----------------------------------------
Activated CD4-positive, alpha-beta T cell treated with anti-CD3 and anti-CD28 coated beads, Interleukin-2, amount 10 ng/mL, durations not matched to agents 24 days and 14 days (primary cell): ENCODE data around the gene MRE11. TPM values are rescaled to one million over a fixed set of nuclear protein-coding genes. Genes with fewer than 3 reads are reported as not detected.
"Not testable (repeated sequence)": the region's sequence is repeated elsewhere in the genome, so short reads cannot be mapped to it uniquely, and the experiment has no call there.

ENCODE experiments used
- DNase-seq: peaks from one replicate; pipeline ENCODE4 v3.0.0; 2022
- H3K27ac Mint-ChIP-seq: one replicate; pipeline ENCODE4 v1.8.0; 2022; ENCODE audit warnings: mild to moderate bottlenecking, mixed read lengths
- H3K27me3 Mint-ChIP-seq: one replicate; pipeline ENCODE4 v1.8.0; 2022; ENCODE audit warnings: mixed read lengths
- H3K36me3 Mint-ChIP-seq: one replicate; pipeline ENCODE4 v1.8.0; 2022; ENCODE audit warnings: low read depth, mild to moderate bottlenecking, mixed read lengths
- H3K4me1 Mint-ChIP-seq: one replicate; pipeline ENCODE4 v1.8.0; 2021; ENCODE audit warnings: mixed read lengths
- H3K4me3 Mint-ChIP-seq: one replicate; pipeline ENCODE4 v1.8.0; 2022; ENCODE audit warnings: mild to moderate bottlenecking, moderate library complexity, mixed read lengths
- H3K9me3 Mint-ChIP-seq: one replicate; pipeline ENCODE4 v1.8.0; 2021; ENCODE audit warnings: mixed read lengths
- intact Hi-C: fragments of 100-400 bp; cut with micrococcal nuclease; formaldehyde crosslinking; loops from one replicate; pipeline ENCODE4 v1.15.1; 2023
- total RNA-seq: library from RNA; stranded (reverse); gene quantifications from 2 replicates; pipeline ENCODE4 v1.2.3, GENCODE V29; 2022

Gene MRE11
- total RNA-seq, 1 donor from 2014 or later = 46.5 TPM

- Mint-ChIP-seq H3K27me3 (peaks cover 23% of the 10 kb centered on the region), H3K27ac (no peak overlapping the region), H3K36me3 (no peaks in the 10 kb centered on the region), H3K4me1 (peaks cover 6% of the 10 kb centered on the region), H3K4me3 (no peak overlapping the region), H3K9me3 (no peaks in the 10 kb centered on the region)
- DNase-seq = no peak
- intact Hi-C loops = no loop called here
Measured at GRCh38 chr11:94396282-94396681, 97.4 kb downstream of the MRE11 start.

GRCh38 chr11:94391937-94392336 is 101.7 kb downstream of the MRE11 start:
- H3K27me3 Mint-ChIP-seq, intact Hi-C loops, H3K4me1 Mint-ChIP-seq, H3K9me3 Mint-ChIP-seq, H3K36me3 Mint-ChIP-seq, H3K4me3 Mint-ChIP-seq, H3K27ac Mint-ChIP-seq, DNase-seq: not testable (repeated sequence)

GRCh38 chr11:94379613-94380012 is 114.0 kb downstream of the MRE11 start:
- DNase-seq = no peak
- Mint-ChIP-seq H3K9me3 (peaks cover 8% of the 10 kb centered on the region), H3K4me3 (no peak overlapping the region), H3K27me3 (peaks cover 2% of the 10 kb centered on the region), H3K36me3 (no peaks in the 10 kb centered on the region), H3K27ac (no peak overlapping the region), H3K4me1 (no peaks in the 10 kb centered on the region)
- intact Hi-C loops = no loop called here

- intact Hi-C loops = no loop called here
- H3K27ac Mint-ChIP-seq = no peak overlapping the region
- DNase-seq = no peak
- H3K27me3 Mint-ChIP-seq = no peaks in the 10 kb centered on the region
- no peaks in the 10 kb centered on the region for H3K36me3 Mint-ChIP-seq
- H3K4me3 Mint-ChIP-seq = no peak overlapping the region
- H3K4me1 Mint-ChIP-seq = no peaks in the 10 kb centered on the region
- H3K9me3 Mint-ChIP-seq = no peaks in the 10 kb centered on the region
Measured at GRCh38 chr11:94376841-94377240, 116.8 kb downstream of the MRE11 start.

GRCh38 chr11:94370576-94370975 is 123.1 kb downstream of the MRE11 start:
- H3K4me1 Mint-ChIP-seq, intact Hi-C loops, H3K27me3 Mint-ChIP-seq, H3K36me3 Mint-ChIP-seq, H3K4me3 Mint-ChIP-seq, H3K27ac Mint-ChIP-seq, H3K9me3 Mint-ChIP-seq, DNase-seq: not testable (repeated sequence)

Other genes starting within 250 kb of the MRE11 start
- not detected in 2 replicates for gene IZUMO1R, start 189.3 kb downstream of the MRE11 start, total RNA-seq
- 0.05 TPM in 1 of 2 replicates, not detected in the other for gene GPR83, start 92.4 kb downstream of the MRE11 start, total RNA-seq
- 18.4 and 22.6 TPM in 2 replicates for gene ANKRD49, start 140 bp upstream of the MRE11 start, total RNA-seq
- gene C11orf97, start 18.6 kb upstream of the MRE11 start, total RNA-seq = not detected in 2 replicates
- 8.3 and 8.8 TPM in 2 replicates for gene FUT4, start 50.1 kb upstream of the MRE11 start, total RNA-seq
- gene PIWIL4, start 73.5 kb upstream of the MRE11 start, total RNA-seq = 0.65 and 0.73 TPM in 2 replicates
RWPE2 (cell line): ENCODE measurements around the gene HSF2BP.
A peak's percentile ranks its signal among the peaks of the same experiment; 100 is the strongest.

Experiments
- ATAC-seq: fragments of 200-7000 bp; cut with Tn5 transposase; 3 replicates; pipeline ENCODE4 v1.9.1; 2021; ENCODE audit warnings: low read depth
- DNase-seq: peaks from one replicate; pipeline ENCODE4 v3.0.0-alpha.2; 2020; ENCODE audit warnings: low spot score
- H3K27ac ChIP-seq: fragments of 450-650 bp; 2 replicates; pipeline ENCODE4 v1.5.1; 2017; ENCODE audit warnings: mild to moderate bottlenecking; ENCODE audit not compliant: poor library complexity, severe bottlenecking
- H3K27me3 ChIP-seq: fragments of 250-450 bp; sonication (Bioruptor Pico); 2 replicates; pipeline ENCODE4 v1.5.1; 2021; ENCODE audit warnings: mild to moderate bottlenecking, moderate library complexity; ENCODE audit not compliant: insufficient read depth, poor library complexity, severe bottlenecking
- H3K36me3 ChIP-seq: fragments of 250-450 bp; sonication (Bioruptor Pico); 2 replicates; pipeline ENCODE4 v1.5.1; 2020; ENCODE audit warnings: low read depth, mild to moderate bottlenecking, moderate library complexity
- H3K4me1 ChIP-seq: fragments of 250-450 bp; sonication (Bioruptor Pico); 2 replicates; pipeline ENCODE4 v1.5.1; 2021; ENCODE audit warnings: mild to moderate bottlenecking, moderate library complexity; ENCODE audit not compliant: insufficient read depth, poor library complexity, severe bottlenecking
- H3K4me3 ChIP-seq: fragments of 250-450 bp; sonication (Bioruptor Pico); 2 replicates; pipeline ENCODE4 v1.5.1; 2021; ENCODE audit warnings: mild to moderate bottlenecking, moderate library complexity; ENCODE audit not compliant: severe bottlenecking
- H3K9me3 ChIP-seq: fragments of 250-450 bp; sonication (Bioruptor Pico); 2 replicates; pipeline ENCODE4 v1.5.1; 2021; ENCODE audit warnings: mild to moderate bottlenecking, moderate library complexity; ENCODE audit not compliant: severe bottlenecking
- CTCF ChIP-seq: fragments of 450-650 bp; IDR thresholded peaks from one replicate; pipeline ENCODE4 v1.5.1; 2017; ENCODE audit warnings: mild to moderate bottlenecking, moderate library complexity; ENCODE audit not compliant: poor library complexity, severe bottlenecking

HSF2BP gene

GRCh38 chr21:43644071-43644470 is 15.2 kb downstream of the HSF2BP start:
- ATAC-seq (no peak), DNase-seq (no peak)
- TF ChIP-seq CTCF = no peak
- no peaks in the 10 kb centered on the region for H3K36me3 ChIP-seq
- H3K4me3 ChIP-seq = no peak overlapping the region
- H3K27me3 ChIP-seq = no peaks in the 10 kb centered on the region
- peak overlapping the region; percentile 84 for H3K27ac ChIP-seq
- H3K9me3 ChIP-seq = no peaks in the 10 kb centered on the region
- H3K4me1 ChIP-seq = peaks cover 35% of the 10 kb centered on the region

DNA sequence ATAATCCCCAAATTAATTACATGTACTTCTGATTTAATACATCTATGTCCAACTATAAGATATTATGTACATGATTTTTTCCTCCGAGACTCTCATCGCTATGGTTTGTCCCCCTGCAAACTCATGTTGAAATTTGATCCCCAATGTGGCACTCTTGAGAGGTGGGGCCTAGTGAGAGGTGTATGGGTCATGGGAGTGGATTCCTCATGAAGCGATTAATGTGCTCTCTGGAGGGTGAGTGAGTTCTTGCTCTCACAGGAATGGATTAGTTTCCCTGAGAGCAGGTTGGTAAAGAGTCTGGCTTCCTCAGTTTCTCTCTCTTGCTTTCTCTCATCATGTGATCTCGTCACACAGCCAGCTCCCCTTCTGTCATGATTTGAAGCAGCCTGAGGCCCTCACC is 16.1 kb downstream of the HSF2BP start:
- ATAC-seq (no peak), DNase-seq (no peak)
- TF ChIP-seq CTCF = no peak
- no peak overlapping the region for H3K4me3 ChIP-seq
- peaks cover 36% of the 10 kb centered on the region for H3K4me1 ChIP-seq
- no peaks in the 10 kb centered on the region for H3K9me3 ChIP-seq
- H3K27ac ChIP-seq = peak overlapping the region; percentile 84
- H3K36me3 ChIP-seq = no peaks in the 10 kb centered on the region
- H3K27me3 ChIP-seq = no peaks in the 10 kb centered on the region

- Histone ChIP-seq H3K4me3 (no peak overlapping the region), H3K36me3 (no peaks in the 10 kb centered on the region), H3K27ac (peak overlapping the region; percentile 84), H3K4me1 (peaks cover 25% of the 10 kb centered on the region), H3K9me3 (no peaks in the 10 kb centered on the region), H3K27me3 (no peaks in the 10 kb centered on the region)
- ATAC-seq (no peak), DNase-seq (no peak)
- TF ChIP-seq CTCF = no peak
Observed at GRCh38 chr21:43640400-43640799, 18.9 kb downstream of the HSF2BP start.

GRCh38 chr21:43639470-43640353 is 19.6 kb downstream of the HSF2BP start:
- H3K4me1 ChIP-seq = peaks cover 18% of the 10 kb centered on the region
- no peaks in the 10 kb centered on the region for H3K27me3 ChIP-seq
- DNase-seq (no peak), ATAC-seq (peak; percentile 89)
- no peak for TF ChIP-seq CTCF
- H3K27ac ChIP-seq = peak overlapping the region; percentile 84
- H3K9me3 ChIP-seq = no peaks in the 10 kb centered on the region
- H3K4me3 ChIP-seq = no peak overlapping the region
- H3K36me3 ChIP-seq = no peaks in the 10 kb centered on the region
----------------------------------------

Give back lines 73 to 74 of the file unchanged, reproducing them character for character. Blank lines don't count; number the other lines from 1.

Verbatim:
- H3K27me3 ChIP-seq = no peaks in the 10 kb centered on the region

- Histone ChIP-seq H3K4me3 (no peak overlapping the region), H3K36me3 (no peaks in the 10 kb centered on the region), H3K27ac (peak overlapping the region; percentile 84), H3K4me1 (peaks cover 25% of the 10 kb centered on the region), H3K9me3 (no peaks in the 10 kb centered on the region), H3K27me3 (no peaks in the 10 kb centered on the region)